Rajasthan Trip – Week 1Posted: November 16, 2015
Day 4. Today we visited a few different companies to see what the textile and craft industry is like in Jaipur and how they deal with product demand. First of all we headed to a handmade paper company called Elepathy a growing company ran by Vijendra Shekhawat and his family, who use Elephant dung to make 100% recycled paper that is disturbed to different companies. It was just great to see how they can start up a business in a moderate sided lock up in the middle of a small village, but make it work so well. I’m looking forward to following the companies progress in the next few years by, following them on there Facebook page and website.
The second place we visited with the Blue Pottery Factory, which is on the last of it’s kinds using a centuries old pottery clay mix. The man that gave us the demonstration is an ex lecturer who gave up teaching to focus on keeping the traditional methods alive. The demonstration that was given to us was very insightful and really showed the lengthy process that goes into each piece of pottery and tile made. From initially mixing up the clay to making each piece, to the firing, then applying the design and many layers of natural paint and gloss. They company also block prints fabrics that are then made into a wide variety of products at the factory shop down the road. Visiting the shop after our talk was very interesting, as it gave us the opportunity to buy handmade products that we know were made down the road, but also to see the cost of each product. Seeing the reasonable prices in the shop, just made me think of how low the export/labour costs must be.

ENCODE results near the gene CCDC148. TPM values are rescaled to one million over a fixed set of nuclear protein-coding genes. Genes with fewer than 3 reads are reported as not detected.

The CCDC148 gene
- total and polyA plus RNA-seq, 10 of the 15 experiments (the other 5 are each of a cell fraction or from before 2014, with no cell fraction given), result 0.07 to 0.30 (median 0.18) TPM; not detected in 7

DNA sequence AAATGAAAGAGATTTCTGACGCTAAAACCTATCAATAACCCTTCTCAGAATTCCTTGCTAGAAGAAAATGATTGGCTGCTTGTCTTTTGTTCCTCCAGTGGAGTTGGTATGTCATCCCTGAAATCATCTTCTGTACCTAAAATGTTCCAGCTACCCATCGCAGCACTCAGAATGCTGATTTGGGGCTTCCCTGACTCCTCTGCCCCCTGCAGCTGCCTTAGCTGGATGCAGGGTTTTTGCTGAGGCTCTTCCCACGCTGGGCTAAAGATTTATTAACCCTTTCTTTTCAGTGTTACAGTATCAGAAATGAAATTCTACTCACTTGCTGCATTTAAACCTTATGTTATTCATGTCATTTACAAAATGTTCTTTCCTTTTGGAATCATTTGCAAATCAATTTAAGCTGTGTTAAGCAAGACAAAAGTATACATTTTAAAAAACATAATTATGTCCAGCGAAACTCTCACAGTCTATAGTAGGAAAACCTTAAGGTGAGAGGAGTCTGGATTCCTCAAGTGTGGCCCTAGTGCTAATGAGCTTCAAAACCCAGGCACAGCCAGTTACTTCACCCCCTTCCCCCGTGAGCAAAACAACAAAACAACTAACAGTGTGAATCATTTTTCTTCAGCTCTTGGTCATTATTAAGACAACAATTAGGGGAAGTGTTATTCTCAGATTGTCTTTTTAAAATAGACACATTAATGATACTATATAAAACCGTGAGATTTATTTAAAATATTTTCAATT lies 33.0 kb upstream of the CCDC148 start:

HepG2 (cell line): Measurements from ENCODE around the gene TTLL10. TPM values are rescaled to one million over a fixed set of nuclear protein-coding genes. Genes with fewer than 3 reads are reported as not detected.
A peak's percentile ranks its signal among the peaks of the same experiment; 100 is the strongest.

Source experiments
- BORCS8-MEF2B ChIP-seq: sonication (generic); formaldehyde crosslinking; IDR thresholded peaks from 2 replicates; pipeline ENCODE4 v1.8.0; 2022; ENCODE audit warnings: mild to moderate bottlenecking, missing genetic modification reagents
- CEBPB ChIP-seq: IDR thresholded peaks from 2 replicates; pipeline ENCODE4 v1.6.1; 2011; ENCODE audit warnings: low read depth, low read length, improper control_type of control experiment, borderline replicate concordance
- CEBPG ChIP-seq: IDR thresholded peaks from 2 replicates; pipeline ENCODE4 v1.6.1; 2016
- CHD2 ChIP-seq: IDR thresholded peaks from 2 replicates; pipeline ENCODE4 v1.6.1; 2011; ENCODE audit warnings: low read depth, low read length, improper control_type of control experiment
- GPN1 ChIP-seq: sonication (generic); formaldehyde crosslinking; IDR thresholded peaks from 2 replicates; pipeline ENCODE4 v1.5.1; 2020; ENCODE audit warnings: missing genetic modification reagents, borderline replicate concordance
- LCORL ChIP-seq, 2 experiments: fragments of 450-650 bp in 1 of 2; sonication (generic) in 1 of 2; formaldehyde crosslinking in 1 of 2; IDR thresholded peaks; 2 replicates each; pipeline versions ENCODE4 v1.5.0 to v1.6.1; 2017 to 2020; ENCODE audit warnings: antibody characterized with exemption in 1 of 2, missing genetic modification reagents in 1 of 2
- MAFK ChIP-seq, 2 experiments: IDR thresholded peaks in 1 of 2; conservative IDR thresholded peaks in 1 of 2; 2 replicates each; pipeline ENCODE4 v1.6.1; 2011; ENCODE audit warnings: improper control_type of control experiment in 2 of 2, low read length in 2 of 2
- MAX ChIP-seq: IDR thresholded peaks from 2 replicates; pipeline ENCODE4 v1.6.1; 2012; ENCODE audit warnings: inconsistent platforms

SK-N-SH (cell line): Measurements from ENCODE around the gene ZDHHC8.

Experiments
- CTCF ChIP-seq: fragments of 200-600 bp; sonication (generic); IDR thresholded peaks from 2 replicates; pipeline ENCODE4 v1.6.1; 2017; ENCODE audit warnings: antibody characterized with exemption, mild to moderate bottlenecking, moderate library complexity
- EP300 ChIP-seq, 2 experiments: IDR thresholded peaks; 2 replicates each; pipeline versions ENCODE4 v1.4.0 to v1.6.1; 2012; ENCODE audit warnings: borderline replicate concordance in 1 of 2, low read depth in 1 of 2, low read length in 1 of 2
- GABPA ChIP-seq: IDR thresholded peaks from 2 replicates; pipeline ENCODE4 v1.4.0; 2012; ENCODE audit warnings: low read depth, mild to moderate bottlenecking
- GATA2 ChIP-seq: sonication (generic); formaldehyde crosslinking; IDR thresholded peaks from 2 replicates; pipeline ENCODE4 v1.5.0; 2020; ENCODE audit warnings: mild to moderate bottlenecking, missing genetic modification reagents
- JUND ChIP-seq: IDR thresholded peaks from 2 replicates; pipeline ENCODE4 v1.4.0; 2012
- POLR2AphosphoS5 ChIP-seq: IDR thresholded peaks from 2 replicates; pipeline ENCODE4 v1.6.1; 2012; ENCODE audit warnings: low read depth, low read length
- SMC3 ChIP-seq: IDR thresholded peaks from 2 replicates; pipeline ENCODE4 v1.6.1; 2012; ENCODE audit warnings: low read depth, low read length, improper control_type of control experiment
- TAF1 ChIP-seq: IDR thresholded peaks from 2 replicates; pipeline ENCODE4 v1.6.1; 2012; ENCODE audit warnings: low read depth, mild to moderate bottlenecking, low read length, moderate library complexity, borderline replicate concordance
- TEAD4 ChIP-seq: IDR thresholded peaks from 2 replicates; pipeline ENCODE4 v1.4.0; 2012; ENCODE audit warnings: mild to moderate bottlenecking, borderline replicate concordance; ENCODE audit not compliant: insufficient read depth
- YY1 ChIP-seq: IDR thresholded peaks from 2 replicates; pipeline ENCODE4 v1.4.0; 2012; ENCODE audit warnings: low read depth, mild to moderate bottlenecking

Before lunch we then fitted in a quick trip to Salim’s Paper, a family owned company that produces handmade paper & board industries. The quick tour around the factory was so insightful and showed the making process step by step. From the first room where they cotton and off cuts of paper are made in to a pulp by machine before being then made into sheets of paper in pairs. We then got to see where the sheets are hung before then moving into the room were the sheets are finally pressed and stored. It was interesting to see how the company have modernised certain areas of the process to meet demand and how some aspects are still done by hand. We even got to see the workers who were mainly women actually use the paper to create a range of products from gift boxes to gift bags.
After lunch, our final stop was to a see a jewellery making demonstration, which was fascinating to see. As when we arrived we were on the shop floor and then we walked down a flight of stairs and suddenly we were in the workshop where all of the products are made. We got to see the process where they polish and cut the stones from there natural form, to seeing where the designs are drawn up to then being allowed to walk around the workshop were the crafts men were working on high end pieces of jewellery. Below shows a photo of a piece that I was particularly fond of and was just so impressed by. The time that must have gone into it at this point in the process is just unbelievable and the bracelet still needed all of the precious stones to be set.